The New Testament consistently emphasizes the importance of both baptism and table fellowship. But their importance is not separate from one another. Scripture has a clear trajectory from the waters of baptism to the table. In Acts 2, Peter delivers a masterful sermon in Jerusalem during Pentecost, claiming that the Holy Spirit is pouring itself out on the whole world, claiming that Jesus is in fact everything God has ever wanted for his people and that Jerusalem responded not by embracing him but by killing him. The sermon ends with, “Let all the house of Israel know with certainty that God has made him both Lord and Messiah, this Jesus whom you crucified.” This is a bit of a cliffhanger. Peter gives the crowd no send off, no clear idea of what is supposed to happen as a result of the sermon. I suppose this is a somewhat risky move. If a preacher doesn’t tell his audience what to do with the sermon, maybe they won’t do anything at all with it.
But Peter’s cliffhanger pays off. It creates an itch in the crowd, a desire to know what happens next, how the gospel might move from the ears to the heart and hands and feet. “Brothers, what should we do?” the crowd asks. Peter’s answer is short enough, but robust all the same. “Repent and be baptized every one of you in the name of Jesus so that your sins may be forgiven; and you will receive the gift of the Holy Spirit.” Begin the lifelong journey of repentance, of turning in a new direction, of aligning ourselves completely with God’s love and will. Be baptized because in the water God’s forgiveness is given freely and generously. Our sin no longer has any power to define us, only God’s loving claim on our lives. And in the water is the gift of the Holy Spirit, also given freely and generously. It’s in the water we immerse ourselves into this new reality.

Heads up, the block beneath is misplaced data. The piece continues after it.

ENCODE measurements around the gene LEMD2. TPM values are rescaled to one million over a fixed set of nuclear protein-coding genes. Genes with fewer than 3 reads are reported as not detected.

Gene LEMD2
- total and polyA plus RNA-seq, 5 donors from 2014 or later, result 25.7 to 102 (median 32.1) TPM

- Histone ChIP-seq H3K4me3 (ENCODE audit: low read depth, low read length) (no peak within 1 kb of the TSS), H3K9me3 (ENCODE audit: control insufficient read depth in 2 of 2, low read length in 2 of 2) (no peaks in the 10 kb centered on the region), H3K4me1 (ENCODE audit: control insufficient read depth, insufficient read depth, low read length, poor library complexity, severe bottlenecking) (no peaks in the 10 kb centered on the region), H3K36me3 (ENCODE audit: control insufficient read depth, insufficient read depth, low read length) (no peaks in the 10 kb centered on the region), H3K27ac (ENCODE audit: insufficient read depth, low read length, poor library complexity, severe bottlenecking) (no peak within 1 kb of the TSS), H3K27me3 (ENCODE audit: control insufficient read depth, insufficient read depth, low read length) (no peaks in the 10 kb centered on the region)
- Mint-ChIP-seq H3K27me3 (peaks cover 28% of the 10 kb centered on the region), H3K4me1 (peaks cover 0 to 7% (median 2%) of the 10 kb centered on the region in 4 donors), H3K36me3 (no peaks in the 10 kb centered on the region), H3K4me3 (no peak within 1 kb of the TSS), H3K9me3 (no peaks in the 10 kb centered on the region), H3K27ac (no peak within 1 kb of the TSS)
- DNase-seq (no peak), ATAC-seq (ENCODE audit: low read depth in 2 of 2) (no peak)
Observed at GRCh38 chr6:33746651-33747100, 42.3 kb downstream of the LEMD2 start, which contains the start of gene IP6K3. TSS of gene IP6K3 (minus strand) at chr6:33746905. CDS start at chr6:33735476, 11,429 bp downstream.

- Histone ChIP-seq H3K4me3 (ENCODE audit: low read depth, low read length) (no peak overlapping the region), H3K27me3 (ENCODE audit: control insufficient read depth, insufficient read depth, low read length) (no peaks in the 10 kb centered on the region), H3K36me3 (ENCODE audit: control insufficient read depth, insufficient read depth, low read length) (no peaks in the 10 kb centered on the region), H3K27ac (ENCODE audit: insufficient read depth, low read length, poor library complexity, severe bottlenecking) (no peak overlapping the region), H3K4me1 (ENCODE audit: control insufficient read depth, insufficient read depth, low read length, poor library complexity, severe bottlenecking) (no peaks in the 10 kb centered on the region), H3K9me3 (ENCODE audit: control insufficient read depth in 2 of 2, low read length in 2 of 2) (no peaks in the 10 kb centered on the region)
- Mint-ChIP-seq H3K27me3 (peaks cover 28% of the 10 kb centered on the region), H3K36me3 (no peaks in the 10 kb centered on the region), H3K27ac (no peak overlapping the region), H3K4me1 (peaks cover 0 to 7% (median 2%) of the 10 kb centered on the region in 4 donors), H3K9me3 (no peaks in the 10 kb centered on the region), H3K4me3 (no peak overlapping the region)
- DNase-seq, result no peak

The sermon works. 3,000 people come forward to be baptized. That might seem like a nice place to end the story, but we’re just getting started. Baptism is only the beginning. The water gives us a new way of being human, and therefore creates a new kind of community. Those who were baptized “devoted themselves to the apostles’ teaching and fellowship, to the breaking of bread and the prayers… All who believed were together and had all things in common; they would sell their possessions and goods and distribute the proceeds to all, as any had need. Day by day, as they spent much time together in the temple, they broke bread at home and ate their food with glad and generous hearts.” Essential to this new kind of community is telling the Jesus story, fellowship, prayer, radical generosity, and gathering around the table. It’s something these first Christians did day in and day out. It seems they couldn’t wait to get around a table with each other. The table so perfectly sums up this whole description of the new community. The table is often a place of teaching and learning. It is the place of fellowship and prayer. And it is the place of generosity, of feeding each other and making sure no one goes hungry.
Baptism gives us our identity: children fully claimed by our Father who loves us enough to forgive us and be ever present with us through his Spirit. And the table gives us our vocation: people who tell the Jesus story, people of fellowship and prayer and radical generosity. That’s who we are.